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Revista do Colégio Brasileiro de Cirurgiões

Print version ISSN 0100-6991On-line version ISSN 1809-4546

Rev. Col. Bras. Cir. vol.41 no.5 Rio de Janeiro Sept./Oct. 2014

http://dx.doi.org/10.1590/0100-69912014005011 

Original Articles

Supply and usage of hemodynamic services in the state of Rio de Janeiro, Brazil

Maria de Fatima Siliansky de Andreazzi I  

Marco Antonio Ratzsch de Andreazzi II  

Leyla Sancho III  

Heitor Alarico Gonçalves de Freitas III  

IDepartment of Preventive Medicine, Faculty of Medicine, Federal University of Rio de Janeiro, RJ, Brazil

IIBrazilian Institute of Geography and Statistics - IBGE, RJ, Brazil

IIIInstitute for the Study of Collective Health, Federal University of Rio de Janeiro, RJ, Brazil

ABSTRACT

Objective:

The paper analyzes the supply and the utilization of hemodynamic services in Rio de Janeiro, Brazil.

Methods:

It's an exploratory study that uses data obtained from Brazilian official databases. The period of supply analysis was from 1999 to 2009, and of utilization was from 2008 to October 2012.

Results:

Since 1999 there is a growth of hemodynamic equipment purchase. The private sector concentrates most of the supply, but it has been reducing its availability to SUS. The rate between population and equipment in Brazil exceeds the ones of some rich countries. In the sense of supply, there are in 2009, a supply rate of 1,4 equipments for 1 million inhabitants in RJ state, larger than brazilian rate, of 3,4 but the rates are similar for public customers.

Conclusion:

Interventional cardiology procedures have improved in the state, but in a different way. And this is because the public hospitals at Rio de Janeiro have mostly reduced their production, while the private ones have increased their production. The observed result is the SUS users performing their procedures at great distances.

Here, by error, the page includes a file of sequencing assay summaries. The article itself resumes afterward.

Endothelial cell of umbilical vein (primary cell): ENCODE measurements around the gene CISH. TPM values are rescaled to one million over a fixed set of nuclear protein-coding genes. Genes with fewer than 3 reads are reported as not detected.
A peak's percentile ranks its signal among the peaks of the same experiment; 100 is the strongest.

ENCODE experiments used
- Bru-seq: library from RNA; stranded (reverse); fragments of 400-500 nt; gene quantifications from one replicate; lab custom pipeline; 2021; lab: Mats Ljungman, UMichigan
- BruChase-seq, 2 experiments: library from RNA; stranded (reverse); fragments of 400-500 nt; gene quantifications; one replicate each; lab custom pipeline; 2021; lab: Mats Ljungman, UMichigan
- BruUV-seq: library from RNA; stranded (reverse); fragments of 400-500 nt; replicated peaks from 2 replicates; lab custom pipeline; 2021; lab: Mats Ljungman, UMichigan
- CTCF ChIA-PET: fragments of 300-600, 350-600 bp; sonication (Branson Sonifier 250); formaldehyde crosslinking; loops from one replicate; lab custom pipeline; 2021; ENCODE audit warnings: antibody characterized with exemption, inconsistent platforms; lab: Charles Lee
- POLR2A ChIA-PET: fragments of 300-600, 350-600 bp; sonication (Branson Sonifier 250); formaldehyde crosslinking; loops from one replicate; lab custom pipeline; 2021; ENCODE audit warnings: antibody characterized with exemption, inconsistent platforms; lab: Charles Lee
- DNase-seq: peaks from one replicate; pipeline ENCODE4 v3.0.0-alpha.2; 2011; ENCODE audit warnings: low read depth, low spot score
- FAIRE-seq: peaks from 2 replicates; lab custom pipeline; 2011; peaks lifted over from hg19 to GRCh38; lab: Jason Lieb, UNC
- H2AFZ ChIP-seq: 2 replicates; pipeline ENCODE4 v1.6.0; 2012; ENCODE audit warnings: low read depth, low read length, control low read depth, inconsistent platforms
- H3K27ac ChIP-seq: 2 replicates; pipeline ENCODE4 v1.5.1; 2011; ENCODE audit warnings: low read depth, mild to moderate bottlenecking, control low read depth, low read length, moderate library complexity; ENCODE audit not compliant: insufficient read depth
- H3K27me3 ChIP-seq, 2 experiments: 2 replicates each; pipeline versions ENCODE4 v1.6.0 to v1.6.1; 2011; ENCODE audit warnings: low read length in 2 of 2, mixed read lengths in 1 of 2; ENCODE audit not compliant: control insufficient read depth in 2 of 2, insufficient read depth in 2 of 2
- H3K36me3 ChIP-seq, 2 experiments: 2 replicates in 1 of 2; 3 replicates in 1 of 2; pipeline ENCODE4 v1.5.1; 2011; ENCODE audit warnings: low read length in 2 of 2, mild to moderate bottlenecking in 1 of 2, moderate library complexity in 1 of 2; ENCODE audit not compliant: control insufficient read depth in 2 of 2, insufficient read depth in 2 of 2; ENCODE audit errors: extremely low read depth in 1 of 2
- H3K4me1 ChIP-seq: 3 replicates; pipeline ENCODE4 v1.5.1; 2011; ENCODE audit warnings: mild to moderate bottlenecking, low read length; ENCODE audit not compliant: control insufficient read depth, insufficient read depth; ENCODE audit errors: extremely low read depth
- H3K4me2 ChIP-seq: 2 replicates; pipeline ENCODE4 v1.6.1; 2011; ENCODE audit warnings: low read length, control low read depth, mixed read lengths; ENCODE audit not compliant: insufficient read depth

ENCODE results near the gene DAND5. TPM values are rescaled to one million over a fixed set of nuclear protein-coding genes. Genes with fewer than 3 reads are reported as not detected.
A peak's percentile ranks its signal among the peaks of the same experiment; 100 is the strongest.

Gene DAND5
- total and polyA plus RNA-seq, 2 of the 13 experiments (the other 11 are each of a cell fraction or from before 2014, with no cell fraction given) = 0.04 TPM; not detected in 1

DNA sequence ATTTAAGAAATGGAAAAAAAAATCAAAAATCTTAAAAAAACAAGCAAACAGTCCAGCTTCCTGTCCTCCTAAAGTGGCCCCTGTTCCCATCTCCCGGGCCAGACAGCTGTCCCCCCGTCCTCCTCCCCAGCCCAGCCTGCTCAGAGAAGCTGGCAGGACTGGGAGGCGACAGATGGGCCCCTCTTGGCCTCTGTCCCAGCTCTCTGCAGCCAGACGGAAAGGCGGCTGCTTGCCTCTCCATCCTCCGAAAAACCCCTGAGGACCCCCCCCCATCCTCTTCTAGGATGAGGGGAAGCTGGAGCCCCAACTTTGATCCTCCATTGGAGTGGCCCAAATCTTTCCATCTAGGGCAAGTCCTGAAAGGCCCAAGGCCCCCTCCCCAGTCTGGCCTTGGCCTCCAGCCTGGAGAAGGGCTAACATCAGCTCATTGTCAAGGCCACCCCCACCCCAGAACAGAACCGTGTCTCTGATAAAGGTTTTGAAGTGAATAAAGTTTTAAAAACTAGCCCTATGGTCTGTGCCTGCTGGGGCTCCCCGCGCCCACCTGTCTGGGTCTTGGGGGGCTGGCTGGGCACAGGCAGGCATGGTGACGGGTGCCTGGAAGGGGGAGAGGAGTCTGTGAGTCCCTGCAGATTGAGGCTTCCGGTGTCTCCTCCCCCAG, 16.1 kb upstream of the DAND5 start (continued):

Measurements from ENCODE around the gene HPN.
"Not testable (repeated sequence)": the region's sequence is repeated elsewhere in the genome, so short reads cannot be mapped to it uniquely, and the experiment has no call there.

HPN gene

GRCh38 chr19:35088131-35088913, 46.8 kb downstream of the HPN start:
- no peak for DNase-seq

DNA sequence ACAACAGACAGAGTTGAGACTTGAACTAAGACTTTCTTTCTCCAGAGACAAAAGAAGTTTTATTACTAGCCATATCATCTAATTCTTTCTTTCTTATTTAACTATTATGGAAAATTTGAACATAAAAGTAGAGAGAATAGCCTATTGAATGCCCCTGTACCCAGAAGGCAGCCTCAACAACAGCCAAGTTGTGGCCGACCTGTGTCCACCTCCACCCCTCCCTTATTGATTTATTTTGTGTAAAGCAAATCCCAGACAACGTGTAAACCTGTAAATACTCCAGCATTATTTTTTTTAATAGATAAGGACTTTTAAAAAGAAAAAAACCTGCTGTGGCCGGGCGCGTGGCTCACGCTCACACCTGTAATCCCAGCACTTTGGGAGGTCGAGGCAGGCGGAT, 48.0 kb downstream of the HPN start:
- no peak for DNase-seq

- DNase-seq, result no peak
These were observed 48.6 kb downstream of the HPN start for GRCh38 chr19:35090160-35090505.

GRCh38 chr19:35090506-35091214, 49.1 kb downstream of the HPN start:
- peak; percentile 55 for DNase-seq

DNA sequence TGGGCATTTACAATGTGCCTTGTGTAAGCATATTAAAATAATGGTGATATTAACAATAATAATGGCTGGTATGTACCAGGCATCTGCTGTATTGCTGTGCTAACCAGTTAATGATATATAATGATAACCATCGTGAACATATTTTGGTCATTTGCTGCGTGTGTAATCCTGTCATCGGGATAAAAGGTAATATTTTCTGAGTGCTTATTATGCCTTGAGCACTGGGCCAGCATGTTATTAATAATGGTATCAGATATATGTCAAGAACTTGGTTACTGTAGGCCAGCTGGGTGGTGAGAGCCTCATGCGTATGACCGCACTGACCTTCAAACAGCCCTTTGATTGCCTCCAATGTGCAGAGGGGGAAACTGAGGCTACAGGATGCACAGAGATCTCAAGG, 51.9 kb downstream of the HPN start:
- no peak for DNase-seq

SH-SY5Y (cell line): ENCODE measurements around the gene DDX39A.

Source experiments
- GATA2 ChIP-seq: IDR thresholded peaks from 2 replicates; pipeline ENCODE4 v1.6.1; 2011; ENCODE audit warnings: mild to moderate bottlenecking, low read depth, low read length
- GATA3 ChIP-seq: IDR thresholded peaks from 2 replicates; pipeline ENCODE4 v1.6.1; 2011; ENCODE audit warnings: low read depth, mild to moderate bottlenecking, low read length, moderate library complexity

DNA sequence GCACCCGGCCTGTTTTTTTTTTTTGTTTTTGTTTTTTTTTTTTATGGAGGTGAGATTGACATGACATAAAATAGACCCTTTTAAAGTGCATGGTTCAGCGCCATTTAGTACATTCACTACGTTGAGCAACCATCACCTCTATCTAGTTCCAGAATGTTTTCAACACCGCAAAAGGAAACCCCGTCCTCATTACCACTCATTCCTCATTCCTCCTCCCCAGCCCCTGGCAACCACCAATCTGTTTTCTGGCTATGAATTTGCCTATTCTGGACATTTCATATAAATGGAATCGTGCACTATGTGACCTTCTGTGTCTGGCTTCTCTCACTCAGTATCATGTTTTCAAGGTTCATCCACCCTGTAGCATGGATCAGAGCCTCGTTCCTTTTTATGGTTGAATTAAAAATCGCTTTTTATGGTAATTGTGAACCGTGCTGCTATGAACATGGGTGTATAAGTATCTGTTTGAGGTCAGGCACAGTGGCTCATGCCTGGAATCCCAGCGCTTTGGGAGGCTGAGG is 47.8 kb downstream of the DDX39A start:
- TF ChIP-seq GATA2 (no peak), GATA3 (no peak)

Key words: Angioplasty; Cardiac Catheterization; Hemodynamics; Health services/Utilization; Health economics

INTRODUCTION

Since the 1960s, interventional procedures using X-rays have increased significantly and continue to grow as less invasive technology and equipment with increasingly sophisticated techniques are being developed. Thus, complicated operations are replaced by simple medical procedures, reducing the risk and the length of stay for the patient, and lower total cost1.

The judicious use of diagnostic imaging methods has increased the effectiveness of health care; however, the upward trend of costs has been attributed to the incorporation of technology in health care, including diagnostic techniques and therapeutic imaging2 , 3. Moreover, the excess supply leads to overuse of services4. This behavior carries risks for patients and for professionals who perform the procedures1 , 5.

In Brazil, there are no systematic methods governing the acquisition of equipment in public and private health services4. In a context of growing concern about this issue in the 2000s, a national policy for the management of health technologies was discussed and elaborated, culminating in the enactment, by the Ministry of Health, of the Ordinance No. 2690/2009. It has the general objective to maximize the health benefits to be obtained from the available resources, ensuring people's access to safe and effective technologies in conditions of equity5.